2014 In Review – Marijuana becomes part of the health care debate in Florida

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Medicinal marijuana advocates posted a substantial victory in 2014 and did well enough in a losing effort to begin plotting a second ballot initiative to end the state’s prohibition on cannabis.

Florida became the first southeastern state to allow doctors to use a cannabis product in a patient’s treatment plan when the Legislature passed and Gov. Rick Scott signed SB 1030 in June.

A much broader proposal, a citizen-led initiative authorizing the medicinal use of the plant itself, failed to get the 60-percent voter approval needed for passage. Amendment 2 received 57 percent of the vote, a higher percentage than any candidate and enough to encourage 75 supporters a month after the election to attend a two-day strategy meeting for a second ballot initiative.

“It’s no secret that if they (legislators), coupled with the stakeholders and advocates, cannot find consensus this coming session, a measure will be back on the ballot in 2016,” said Taylor Patrick Biehl of the Medical Marijuana Business Association of Florida.

“Watch for a new petition roll-out and signature gathering beginning in January,” continued Taylor. He spoke after a two-day strategy session in Miami, organized by Florida for Care. The meeting, attended by lawyers, advocates and consultants included legislative updates and review of the Amendment 2 campaign.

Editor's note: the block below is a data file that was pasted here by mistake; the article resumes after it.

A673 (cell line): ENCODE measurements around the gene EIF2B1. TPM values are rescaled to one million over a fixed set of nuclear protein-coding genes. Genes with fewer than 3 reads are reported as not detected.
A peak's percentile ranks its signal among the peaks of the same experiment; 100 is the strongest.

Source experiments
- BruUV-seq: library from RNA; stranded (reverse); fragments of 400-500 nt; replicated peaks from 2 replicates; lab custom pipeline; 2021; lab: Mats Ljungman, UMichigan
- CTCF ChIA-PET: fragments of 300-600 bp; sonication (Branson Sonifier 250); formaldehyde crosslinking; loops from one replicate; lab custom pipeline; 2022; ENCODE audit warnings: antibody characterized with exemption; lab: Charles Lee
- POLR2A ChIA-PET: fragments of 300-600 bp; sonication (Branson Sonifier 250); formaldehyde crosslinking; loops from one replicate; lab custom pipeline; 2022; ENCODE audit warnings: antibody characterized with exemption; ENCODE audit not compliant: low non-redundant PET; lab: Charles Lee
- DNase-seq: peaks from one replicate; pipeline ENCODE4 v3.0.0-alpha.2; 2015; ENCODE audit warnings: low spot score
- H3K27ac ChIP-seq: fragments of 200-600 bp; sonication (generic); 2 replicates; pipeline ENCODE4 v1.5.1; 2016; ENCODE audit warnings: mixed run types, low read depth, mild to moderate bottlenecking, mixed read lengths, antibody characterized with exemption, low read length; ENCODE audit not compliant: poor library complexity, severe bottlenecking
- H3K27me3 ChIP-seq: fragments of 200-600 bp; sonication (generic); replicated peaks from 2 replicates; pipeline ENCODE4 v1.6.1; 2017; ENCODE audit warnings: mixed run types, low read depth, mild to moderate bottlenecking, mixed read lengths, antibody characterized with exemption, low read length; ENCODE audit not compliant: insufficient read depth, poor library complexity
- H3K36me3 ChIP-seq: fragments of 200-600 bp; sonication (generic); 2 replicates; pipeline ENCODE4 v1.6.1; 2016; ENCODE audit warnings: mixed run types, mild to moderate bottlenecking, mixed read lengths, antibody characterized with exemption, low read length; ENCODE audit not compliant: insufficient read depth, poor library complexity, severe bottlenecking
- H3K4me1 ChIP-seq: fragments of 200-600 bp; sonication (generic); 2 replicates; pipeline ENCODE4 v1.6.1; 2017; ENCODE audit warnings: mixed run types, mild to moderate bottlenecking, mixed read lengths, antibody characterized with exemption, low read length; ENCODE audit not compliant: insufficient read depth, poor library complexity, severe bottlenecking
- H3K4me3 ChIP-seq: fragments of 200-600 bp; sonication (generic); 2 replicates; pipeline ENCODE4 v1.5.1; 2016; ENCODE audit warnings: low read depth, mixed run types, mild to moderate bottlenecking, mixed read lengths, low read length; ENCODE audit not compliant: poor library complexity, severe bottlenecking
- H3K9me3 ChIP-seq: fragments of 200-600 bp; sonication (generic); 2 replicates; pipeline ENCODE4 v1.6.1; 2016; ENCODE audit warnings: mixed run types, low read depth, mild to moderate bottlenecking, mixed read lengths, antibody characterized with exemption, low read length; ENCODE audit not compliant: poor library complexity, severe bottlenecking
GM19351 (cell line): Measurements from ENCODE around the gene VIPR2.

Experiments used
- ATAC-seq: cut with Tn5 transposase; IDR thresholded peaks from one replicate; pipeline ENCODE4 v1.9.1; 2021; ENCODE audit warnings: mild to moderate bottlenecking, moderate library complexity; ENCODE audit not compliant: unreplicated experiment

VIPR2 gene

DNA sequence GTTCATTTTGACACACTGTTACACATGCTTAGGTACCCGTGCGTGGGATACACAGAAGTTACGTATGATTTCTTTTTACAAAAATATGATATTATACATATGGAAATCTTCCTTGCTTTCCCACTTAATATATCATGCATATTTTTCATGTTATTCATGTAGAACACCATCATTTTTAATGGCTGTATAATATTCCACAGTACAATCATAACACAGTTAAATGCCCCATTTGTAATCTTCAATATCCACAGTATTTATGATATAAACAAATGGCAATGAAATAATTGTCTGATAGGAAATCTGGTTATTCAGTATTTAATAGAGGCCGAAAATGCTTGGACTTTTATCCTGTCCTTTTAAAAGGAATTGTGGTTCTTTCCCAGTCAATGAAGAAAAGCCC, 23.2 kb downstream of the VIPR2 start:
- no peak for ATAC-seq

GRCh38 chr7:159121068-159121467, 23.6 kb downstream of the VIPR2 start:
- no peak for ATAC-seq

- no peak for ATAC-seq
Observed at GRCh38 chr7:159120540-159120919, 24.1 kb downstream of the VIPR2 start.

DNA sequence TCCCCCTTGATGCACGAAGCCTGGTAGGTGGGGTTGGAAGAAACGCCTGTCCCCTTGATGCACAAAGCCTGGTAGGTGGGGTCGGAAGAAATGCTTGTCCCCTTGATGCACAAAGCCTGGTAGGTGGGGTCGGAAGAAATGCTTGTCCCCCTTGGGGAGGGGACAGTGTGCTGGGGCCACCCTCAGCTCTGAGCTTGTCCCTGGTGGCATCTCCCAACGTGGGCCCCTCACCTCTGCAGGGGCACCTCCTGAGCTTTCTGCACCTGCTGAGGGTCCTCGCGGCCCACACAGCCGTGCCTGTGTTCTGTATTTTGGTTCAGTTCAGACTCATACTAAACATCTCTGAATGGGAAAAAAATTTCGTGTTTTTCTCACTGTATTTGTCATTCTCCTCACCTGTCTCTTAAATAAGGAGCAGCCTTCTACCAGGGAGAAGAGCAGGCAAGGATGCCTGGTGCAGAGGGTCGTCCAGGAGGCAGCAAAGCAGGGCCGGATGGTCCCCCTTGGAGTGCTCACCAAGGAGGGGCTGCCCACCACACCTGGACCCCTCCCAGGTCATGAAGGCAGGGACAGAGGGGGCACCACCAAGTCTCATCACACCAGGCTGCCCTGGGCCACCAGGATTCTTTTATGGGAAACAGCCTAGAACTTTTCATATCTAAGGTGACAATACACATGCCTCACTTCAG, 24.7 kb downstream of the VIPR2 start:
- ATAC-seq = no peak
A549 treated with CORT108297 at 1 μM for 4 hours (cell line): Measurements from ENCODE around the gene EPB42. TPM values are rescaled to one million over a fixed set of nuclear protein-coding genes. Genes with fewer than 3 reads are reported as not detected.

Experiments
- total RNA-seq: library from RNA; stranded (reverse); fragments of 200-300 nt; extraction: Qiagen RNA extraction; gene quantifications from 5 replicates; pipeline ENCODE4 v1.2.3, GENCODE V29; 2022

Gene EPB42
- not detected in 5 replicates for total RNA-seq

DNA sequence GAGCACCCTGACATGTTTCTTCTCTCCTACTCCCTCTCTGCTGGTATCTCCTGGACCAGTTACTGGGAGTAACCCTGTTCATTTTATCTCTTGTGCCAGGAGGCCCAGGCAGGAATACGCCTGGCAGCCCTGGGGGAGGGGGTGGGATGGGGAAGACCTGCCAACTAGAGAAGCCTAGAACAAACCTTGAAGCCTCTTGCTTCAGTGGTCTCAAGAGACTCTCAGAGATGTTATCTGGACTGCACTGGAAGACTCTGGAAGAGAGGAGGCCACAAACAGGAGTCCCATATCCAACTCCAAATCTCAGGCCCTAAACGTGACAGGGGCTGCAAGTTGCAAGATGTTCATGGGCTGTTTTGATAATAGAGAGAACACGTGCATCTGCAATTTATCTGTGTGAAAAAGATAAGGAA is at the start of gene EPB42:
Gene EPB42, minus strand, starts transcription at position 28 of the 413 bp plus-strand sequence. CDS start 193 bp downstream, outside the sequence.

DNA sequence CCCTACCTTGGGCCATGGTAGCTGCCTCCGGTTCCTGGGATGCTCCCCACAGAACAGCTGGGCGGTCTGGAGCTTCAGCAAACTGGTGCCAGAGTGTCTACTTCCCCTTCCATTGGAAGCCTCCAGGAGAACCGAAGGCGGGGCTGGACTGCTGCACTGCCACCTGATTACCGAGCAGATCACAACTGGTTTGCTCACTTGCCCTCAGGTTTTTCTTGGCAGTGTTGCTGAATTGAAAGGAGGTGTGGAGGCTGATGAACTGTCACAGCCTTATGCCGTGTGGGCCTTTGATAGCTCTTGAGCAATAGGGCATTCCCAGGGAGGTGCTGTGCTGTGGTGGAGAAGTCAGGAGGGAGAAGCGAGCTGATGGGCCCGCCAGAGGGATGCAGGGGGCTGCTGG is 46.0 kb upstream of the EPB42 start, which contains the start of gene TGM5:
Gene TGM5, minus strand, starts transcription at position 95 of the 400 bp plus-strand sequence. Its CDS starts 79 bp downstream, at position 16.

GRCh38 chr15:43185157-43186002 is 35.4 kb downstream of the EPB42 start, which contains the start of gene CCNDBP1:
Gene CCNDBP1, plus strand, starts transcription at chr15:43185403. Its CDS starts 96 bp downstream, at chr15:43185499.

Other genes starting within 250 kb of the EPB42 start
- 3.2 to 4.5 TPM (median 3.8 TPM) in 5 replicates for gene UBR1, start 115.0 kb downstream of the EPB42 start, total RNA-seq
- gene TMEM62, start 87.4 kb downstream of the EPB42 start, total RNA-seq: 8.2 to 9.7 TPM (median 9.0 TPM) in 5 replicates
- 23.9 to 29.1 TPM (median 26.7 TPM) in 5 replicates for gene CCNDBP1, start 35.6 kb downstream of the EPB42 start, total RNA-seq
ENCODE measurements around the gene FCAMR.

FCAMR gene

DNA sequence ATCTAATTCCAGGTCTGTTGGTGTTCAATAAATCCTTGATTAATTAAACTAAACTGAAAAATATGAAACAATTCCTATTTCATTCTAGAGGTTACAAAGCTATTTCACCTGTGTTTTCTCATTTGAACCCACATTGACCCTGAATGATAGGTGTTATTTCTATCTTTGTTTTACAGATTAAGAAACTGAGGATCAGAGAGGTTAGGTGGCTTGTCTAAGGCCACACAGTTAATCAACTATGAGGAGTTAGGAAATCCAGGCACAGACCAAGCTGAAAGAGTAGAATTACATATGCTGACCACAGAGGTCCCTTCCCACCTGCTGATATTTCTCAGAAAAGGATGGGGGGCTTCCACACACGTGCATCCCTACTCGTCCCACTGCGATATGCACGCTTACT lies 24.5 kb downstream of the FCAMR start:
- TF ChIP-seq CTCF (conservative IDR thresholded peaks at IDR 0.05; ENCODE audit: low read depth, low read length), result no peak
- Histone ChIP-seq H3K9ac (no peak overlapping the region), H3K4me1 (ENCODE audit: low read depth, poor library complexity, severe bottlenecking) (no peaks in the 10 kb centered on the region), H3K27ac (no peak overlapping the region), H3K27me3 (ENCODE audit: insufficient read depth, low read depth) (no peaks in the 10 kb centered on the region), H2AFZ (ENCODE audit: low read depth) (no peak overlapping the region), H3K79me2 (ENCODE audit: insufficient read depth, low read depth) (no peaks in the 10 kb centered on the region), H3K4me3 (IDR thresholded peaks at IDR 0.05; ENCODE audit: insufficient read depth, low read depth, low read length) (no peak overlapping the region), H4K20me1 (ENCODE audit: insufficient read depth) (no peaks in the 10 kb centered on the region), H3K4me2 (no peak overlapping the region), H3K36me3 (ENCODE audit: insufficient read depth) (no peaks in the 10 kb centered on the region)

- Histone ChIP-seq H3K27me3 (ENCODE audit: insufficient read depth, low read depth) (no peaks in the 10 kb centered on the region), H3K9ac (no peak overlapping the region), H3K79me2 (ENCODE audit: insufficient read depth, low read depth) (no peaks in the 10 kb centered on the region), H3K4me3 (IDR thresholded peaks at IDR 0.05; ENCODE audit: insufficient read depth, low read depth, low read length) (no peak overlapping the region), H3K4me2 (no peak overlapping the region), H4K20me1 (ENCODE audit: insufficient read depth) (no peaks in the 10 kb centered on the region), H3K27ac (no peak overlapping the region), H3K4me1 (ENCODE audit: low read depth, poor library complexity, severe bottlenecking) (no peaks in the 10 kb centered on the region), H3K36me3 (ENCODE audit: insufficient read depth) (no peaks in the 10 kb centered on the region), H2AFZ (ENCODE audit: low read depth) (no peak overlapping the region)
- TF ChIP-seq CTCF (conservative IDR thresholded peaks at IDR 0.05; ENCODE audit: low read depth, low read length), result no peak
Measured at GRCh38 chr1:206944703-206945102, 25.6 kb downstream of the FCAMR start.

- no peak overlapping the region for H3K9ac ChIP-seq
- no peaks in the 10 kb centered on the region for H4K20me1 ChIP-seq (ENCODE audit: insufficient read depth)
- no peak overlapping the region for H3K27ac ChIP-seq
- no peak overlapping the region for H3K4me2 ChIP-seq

Marijuana is expected to be on lawmakers’ agenda when they convene the 2015 legislative session in March. The Department of Health missed a Jan. 1, 2015, deadline to have a regulatory framework in place to grow marijuana and process and dispense oil from the plant when growers challenged its first set of rules.

The Department has been all but silent about how it intends to regulate the industry other than to schedule a rules development workshop in Orlando for Tuesday.

“The Department of Health will consider all options that will most expeditiously get this product to market to help families facing serious illnesses.” That has been DOH communications director Nathan Dunn’s only official comment since a judge invalidated DOH’s proposed rule Nov. 14.

“I’m going to be watching very closely to make sure that they move forward as quickly as is reasonably possible with the new rule,” said state Sen. Rob Bradley, SB 1030 sponsor. “And if legislative intervention speeds it up, then there will be legislative intervention.”

Senate President Andy Gardiner said he expects Bradley and state Sen. Aaron Bean, chair of the Health Policy Committee, to have robust discussions about getting Charlotte’s Web oil to market.